Despite all the hype around machine learning, technology does a good job of interpreting and matching the words humans use in search query descriptions of images, but they don't do as well as other humans.
The findings from the study, "Image Recognition Accuracy Study," published Tuesday by Perficient Digital, tested the image recognition capabilities of Amazon AWS Rekognition, Google Vision, IBM Watson (now part of A.S. Watson Group), and Microsoft Azure Computer Vision.
The research measured the raw accuracy rates of descriptions. The data shows how machines, algorithms and technology interpret the way humans describe images in search queries. About 3,000 images were used in four categories: Charts, Landscapes, People and Products.
For image descriptions, there are human hand-tagged descriptions and machine-tagged descriptions. Human-tagged image descriptions scored much higher overall, about 573. But Google won the highest scores in three of the four categories used in the analysis for machine tagged descriptions.
Eric Enge, general manager at Perficient Digital, the author of the study, explains in an email to Search Marketing Daily that "each engine assesses what it believes to be the chances it’s predicted tag is accurate."
"This is called the confidence level, so when there's 90% confidence, it means they strongly believe the tag is accurate," he explains. "A 70% confidence level means they have less belief the tag is accurate."
The scores for Amazon, Google, and Microsoft came in higher than human tagged images. Google Vision scored 92.4% using six tags. Microsoft Azure followed with 90% for eight tags. Amazon Rekognition came in at No. 3 with 88.7% using 17 tags. Humans came in at 87.7% using 5 tags. And Watson came in last with 69.3% using 3 tags.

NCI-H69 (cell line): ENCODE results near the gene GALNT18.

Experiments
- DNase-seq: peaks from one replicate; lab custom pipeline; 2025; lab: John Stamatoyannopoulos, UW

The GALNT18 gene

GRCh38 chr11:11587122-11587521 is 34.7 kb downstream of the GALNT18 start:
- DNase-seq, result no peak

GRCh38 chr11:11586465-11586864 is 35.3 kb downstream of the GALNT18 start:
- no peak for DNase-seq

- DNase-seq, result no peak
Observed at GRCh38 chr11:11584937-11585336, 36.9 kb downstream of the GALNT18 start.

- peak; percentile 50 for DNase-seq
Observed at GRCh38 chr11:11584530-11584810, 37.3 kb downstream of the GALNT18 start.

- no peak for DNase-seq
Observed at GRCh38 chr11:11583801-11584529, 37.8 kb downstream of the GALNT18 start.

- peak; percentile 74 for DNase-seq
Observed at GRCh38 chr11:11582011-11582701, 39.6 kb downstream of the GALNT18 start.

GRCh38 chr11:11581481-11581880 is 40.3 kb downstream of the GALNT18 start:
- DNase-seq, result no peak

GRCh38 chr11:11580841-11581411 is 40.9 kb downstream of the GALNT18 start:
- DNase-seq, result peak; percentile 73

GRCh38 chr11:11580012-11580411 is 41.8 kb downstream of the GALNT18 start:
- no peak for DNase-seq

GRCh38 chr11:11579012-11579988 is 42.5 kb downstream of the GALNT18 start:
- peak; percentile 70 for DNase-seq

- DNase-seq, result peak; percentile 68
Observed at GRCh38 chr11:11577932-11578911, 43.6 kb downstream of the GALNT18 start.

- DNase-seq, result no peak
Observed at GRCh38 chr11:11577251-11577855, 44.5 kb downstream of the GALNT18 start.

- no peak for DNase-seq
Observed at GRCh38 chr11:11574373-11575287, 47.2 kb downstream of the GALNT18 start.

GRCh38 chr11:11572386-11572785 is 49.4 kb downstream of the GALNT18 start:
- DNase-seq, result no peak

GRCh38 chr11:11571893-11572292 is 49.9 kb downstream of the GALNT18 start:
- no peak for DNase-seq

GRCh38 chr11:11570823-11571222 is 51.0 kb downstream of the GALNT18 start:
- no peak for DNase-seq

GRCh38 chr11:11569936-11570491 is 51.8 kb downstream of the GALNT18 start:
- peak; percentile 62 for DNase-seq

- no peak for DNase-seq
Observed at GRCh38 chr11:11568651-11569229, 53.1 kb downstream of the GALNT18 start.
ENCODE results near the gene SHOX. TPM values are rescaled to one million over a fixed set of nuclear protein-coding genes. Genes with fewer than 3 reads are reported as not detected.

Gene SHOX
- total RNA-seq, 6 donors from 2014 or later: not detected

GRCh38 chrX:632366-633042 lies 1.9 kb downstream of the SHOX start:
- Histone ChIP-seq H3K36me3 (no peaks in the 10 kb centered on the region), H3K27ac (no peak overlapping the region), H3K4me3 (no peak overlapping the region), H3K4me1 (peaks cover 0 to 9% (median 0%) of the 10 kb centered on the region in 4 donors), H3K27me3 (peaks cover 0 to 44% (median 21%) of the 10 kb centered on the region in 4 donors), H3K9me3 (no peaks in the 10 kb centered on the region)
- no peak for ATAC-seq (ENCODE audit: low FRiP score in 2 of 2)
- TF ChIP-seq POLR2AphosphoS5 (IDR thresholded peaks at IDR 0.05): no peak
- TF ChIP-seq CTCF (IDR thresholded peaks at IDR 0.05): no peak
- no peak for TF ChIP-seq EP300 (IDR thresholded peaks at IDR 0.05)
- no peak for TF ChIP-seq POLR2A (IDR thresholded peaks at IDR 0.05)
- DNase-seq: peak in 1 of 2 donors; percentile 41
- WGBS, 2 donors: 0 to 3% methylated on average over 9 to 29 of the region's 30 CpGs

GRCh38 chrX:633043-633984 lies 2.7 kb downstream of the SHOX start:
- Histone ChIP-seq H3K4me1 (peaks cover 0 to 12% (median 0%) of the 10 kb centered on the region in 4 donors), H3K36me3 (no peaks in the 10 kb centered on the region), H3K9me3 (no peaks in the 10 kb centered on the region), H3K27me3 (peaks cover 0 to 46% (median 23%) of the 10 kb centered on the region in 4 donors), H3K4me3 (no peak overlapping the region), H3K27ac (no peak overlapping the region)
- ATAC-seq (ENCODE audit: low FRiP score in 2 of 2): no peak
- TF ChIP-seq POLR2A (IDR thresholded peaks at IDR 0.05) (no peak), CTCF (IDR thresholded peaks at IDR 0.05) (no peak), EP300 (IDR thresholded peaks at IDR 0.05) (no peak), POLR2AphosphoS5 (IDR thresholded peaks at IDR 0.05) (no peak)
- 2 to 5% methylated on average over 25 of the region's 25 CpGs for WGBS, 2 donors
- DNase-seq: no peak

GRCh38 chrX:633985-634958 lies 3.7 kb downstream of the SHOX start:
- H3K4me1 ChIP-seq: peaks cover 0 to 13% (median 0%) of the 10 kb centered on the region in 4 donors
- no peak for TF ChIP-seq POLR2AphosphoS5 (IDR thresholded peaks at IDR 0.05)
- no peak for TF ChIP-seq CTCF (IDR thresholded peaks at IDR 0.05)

The vocabulary of each engine varied greatly, Enge said.
In the top five words by platform, the human tagged images were trees, sky, woman, blue and snow. AWS Rekognition words were person, human, outdoors, nature and plant. Google Vision focused on Sky, product, food, tree and nature. Watson focused on color, person, building, nature and food. Microsoft Azure was outdoor, person, indoor, sky and nature.
The types of words each engine associated best and the types of words they can describe are also interesting.
For instance, while Google Vision and Microsoft Azure Computer Vision mentions “yellow” frequently, none match Watson’s love for yellow or red. Watson mentions far more reds, such as Alizarin red, dark red, claret red, and Indian red. The technology also likes lemon yellow, pale yellow, jade green steel blue, and ash grey.
Watson also loves descriptive words and likes to add context around them. While Watson loves dogs, Google Vision loves cats, followed by Microsoft Azure, according to the findings.